“This is somehow your fault,” I joked, rolling over to pluck e.e. from his bassinet next to our bed.

And I did it again at 3 AM.

And 5 AM.

And a few hours after that. He started off jolly, grinning and chortling at me as if I was the funniest mom in the world. Such gaiety convinced me I could take a shower. I plopped him next to the shower and took my precious time. He loves listening to running water. I heard only happy coos, and had plenty of time to complete my morning toilette.

But I must have missed The Window. By a lot. Because — no joke, no exaggeration — I spent the entire day trying to get him to nap.

The entire day.

For a while he wouldn’t even fall asleep in my arms. And then when he did fall asleep in my arms, if I stopped doing the exact bouncing motion he liked, he woke up squalling.

I watched a lot of Netflix. And wanted to cry, and sleep, but was too tired and occupied to do either.

This was definitely a breaking point. Definitely rock bottom.

I desperately needed to talk to someone and get their sworn, experienced assurance that life couldn’t, wouldn’t go on like this. I didn’t want pity from a kind soul who’d never spent all day trying to get their baby to sleep. I wanted clinical fact: this will not last forever.

Because if it was going to last forever, I needed to trade day jobs with my husband pronto.

I puddled into work. There were plenty of women to talk to, but no time for me to break down and beg for their assurances.

“Dear Miss Bailey,” one of the girls pretended to type to me on her bristle block computer. “How was your day?”

“It was terrible,” I pretended to type back, in a joking way, not in the desperate, rock bottom way I actually felt.

“Why?” she pretended to type back.

I hesitated, because what three-year-old is interested in the real woes of her teacher, but then I figured that honesty might be refreshing or something. “Because my baby was crying and crying,” I typed back, “…and then he tooted.”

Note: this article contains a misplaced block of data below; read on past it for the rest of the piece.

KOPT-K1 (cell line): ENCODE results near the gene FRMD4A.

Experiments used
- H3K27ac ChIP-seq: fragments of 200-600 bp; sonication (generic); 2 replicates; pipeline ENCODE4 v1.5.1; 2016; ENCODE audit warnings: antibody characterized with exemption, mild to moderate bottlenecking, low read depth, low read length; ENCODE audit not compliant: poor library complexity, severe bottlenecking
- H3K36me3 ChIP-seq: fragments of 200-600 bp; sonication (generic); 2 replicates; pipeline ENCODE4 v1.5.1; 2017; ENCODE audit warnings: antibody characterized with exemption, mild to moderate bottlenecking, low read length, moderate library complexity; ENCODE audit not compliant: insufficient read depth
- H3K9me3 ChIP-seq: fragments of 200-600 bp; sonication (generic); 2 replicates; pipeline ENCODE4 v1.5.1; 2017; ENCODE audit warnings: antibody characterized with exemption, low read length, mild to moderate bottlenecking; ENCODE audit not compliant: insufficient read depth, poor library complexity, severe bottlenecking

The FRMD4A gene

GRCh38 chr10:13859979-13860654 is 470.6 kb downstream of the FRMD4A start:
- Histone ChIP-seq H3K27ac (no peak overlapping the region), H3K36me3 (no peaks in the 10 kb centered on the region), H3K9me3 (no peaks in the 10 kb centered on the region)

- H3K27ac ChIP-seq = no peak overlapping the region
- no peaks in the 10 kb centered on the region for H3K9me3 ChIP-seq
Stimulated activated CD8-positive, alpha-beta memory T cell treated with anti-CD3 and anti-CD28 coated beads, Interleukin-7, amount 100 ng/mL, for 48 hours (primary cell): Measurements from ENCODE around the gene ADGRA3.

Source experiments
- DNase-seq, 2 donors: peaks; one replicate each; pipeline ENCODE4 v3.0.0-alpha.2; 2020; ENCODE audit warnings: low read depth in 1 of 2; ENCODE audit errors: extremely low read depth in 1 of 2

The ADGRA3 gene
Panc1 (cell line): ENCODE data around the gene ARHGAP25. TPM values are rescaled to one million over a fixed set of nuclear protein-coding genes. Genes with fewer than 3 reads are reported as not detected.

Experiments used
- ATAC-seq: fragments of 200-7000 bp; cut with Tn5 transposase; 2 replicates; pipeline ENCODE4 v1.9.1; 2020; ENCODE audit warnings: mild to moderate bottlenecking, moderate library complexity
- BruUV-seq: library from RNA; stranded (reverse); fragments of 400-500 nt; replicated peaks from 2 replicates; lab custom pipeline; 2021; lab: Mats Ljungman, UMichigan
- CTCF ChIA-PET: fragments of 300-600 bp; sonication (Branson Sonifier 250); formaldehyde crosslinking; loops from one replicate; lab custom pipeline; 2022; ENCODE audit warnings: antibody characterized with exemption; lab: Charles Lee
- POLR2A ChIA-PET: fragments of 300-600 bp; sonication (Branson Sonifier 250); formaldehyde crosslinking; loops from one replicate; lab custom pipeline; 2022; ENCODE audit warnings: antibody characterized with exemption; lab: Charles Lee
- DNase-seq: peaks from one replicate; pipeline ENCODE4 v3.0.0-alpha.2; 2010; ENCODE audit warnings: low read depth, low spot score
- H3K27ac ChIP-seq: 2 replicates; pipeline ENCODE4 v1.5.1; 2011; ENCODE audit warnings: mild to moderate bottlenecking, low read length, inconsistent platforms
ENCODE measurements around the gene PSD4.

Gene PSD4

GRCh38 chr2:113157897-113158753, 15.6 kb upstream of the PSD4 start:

The children, a bit stunned, stared at me, a grown woman initiating something dangerously similar to potty talk. Then they burst into raucous laughter.

“Dear Miss Bailey, how was your day?” the girl kept typing to me.

“Oh, it was horrible.”

“Why was your day horrible?”

“Because my baby kept crying and crying — ”

“AND THEN HE TOOTED!” the rest of the class hollered.

The moral of the story is, when faced with a lack of adult sympathy, potty humor with preschoolers will do. It will do very nicely indeed.

When I came home, I found Erich and e.e. conked out on the bed. I pumped some milk for tomorrow, went to and from choir practice, and heard e.e. squalling even before I put in the key. I opened the door to find Erich holding in one hand a bottle and in the other a disgruntled e.e., swaddled like a burrito with eyes desperately knit together.

“My bambino!” I cried, shocking myself with how much love and energy I had for the same child who had screamed all day. We snuggled. He giggled as I crunched my carrot dinner. And I went to bed at 9:30.

Mom. Win.

Okay, but when I say “I went to bed at 9:30,” what I really mean is I was in my room telling Erich there was no possible way I was going to attempt to put e.e. to sleep again. Not today. And, I bribed, if he put e.e. to sleep, I would research how to massage sore backs.